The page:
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IBM System x3100 M4 review


A compact, well-formed server with plenty of expansion potential and low power usage

Review Date: 17 Jan 2012

Reviewed By: Dave Mitchell

Price when reviewed: £407 (£488 inc VAT)

Overall Rating
5 stars out of 6

Features & Design
5 stars out of 6

Value for Money
5 stars out of 6

5 stars out of 6

PCPRO Recommended

With the System x3100 M4, IBM aims to wean small businesses away from running business apps on a PC to a purpose-built server. It’s IBM’s first Xeon E3 entry-level pedestal server, and in this exclusive review we find out how it stacks up against the A-Listed HP ProLiant ML110 G7 and Dell PowerEdge T110 II.

Four Xeon E3 models are available in IBM’s Express range, but as our review model shows, you can cut costs by opting for a Core i3 version instead. These savings come with a few strings attached, however. Although the 3.1GHz Core i3-2100 on test supports ECC server-grade memory and has a low TDP of 65W, it’s only dual core, it doesn’t support Intel’s Turbo Boost and has only a 3MB cache.

That low TDP was evident in our power tests, with the server pulling only 32W with Windows Server 2008 R2 in idle. Testing with the SiSoft Sandra Core Damage and Intel Burn Test apps saw a peak power usage of 59W under heavy load. The server comes with a fixed 350W supply, but consumption could be reduced even further by opting for the 300W 80Plus version.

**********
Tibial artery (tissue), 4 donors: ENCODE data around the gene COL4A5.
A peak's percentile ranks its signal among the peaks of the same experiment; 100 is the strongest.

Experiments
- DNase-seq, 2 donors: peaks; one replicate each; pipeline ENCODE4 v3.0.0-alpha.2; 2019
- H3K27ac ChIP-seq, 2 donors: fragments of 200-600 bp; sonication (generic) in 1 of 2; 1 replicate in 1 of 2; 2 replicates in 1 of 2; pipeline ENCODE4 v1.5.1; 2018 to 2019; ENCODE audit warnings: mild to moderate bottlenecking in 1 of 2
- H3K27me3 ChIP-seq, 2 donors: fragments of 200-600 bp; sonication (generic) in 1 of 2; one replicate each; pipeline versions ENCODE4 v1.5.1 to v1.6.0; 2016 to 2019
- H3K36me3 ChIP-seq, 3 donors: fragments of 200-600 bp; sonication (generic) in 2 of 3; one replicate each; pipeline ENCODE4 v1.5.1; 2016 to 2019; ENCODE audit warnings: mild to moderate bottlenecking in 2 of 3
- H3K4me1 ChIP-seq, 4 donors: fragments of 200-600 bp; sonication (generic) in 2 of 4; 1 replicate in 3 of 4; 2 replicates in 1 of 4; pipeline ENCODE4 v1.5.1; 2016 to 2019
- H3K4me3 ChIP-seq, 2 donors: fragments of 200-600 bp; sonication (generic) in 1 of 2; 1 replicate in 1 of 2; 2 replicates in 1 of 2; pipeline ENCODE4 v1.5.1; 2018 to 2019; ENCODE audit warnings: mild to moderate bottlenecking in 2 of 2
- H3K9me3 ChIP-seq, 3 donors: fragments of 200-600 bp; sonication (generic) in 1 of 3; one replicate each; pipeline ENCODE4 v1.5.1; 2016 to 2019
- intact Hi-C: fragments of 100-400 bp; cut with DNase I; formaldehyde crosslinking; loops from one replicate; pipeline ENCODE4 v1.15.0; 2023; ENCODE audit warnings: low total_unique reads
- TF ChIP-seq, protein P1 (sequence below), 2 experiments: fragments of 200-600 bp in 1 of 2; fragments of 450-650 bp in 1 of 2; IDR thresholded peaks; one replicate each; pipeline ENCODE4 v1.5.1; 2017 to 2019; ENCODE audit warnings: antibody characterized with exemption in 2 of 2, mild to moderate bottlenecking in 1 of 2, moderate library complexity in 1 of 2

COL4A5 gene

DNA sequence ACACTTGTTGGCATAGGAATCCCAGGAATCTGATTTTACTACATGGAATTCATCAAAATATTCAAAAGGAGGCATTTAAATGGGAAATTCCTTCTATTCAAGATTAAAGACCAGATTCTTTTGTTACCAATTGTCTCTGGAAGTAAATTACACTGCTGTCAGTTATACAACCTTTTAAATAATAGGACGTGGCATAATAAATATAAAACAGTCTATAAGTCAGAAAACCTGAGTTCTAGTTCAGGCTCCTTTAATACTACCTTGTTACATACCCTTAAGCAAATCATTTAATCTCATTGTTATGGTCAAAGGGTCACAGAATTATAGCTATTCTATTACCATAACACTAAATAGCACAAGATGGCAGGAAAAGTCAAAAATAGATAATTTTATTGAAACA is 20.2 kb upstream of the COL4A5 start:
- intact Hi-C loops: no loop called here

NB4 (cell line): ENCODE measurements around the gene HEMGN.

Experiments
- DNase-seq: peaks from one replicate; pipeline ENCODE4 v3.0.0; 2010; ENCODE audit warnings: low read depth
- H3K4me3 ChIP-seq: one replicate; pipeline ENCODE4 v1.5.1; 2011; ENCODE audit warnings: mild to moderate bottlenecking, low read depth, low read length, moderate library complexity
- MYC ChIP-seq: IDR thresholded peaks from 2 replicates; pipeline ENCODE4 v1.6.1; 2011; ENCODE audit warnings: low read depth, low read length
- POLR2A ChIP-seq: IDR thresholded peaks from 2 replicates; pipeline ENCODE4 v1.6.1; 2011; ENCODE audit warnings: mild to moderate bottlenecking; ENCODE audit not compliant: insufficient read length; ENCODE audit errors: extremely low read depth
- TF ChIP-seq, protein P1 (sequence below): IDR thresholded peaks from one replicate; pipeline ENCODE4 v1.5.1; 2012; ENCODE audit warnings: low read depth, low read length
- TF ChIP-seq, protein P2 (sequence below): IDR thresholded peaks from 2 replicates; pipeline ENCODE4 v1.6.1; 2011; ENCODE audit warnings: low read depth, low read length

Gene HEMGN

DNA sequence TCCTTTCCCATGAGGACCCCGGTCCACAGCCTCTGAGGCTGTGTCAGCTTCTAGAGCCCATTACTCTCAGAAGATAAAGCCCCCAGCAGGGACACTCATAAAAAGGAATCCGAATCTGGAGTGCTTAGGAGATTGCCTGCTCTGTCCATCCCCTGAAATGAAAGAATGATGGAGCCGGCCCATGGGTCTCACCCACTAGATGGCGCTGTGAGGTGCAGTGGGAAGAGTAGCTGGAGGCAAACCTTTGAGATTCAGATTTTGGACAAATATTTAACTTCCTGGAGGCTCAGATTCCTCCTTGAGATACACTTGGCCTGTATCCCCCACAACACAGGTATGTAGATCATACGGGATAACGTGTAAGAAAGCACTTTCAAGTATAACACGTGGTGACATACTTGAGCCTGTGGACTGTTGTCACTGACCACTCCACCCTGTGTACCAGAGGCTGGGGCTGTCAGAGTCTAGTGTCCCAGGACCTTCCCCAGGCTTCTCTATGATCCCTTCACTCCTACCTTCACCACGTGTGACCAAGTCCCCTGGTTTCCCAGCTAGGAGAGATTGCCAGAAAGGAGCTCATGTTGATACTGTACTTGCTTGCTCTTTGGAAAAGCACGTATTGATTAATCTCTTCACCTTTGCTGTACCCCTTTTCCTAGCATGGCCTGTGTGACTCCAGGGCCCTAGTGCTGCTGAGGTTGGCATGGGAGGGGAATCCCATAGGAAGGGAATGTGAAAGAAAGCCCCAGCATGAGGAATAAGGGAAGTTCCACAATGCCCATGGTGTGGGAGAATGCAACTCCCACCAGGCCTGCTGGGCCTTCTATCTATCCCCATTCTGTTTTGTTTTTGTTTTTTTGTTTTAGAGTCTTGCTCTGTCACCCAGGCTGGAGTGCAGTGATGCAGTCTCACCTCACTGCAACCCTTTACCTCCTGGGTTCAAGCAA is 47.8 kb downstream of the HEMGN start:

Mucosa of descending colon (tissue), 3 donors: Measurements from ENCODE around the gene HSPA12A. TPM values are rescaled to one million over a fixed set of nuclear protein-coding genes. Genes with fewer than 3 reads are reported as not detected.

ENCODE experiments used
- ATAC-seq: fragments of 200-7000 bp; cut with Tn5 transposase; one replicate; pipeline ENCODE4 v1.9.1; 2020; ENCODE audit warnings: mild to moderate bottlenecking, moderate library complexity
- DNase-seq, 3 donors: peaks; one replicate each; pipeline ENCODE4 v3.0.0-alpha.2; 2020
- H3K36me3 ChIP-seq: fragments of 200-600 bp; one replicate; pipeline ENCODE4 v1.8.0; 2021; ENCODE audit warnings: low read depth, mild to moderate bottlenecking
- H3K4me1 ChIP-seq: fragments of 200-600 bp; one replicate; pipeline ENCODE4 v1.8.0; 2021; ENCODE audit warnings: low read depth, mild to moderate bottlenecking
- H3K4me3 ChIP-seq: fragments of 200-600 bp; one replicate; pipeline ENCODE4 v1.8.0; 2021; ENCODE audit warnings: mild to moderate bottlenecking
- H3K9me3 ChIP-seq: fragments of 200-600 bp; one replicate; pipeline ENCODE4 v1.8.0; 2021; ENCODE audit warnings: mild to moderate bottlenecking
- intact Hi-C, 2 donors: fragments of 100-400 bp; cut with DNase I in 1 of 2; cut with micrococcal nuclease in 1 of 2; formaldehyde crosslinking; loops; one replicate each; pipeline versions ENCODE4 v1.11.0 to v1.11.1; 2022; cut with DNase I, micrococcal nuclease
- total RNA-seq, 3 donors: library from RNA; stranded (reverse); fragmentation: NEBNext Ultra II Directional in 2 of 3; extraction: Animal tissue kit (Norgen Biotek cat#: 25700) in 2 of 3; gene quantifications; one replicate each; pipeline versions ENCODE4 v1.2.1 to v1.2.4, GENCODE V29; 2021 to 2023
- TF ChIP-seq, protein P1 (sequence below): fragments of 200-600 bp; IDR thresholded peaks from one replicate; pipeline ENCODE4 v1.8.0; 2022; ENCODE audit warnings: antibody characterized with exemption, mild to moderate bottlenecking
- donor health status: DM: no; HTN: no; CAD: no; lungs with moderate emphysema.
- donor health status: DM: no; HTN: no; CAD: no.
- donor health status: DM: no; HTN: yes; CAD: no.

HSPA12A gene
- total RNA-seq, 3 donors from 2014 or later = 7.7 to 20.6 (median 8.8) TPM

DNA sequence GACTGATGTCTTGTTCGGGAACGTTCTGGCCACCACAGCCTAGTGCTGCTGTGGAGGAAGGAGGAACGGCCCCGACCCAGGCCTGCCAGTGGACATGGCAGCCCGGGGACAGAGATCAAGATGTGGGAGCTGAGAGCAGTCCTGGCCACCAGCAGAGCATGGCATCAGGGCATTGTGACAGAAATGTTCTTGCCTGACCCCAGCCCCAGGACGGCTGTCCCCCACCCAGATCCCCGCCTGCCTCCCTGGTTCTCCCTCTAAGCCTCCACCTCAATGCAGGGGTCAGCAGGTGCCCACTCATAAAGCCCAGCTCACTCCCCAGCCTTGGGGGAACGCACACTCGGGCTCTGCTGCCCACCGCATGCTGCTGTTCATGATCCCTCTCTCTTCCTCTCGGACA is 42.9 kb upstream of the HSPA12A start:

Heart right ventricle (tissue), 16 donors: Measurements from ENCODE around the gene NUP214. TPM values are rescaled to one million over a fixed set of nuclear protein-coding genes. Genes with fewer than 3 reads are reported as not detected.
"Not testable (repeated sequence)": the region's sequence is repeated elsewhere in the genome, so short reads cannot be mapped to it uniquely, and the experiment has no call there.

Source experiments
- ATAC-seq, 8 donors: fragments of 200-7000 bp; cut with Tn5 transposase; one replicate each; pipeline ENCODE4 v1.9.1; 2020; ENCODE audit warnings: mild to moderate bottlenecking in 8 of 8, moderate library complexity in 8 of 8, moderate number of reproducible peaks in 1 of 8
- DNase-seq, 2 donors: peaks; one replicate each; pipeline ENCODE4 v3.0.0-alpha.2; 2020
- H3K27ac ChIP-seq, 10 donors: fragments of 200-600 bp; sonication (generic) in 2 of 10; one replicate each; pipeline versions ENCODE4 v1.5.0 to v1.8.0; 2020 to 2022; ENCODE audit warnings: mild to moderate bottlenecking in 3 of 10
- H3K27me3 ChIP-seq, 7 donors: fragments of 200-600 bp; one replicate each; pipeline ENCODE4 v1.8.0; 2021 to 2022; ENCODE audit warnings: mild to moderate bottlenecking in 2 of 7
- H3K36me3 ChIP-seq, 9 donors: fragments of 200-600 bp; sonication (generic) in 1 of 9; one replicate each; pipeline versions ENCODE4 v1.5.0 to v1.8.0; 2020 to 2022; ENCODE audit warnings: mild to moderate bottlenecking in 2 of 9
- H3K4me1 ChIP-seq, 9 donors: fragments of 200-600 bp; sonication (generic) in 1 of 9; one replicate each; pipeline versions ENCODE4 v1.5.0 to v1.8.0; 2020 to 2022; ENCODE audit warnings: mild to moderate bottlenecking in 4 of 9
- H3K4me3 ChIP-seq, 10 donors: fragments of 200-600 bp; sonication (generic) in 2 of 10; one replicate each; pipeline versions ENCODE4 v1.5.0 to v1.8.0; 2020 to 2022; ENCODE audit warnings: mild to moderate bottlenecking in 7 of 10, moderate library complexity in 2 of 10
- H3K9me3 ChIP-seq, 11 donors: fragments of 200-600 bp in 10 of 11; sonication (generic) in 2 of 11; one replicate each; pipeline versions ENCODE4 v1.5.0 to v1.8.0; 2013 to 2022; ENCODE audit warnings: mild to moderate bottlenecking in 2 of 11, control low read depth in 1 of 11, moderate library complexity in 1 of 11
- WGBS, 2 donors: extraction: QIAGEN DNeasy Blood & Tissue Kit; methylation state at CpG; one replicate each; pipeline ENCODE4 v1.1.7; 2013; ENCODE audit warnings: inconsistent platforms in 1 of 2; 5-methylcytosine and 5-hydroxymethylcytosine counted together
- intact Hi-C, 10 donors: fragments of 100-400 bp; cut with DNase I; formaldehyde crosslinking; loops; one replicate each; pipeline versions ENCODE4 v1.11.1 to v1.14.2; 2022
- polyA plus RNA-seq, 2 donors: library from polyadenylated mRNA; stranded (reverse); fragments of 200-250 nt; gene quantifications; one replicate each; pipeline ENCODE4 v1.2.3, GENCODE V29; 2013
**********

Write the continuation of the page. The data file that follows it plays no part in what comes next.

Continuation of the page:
IBM System x3100 M4

The chassis has a single cooling fan at the rear, a large passive heatsink on the processor and a solid internal air shroud, all of which combine to reduce noise levels to almost nothing.

Build quality is up to IBM’s usual high standard, and the chassis is smaller than both the Dell and HP alternatives. It can be mounted in a standard 19in rack if required, with IBM offering an optional kit of rails and spacers.

There’s room at the front for two 5.25in devices, such as a DVD writer and RDX or tape drive, and behind the removable front panel is a four-drive hard disk bay. Power and SATA interfaces are wired directly to the back of the bay, so drives can slide in and out easily. Termed “simple-swap” by IBM, the drives aren’t hot-swappable; the server must be powered down to remove them.

The motherboard has an embedded IBM ServeRAID C100 six-port SATA controller, based on LSI’s MegaRAID chip. This supports stripes and mirrors, it can be managed locally and remotely using the LSI MegaRAID Storage Manager Windows utility, and it has an optional upgrade for RAID5.

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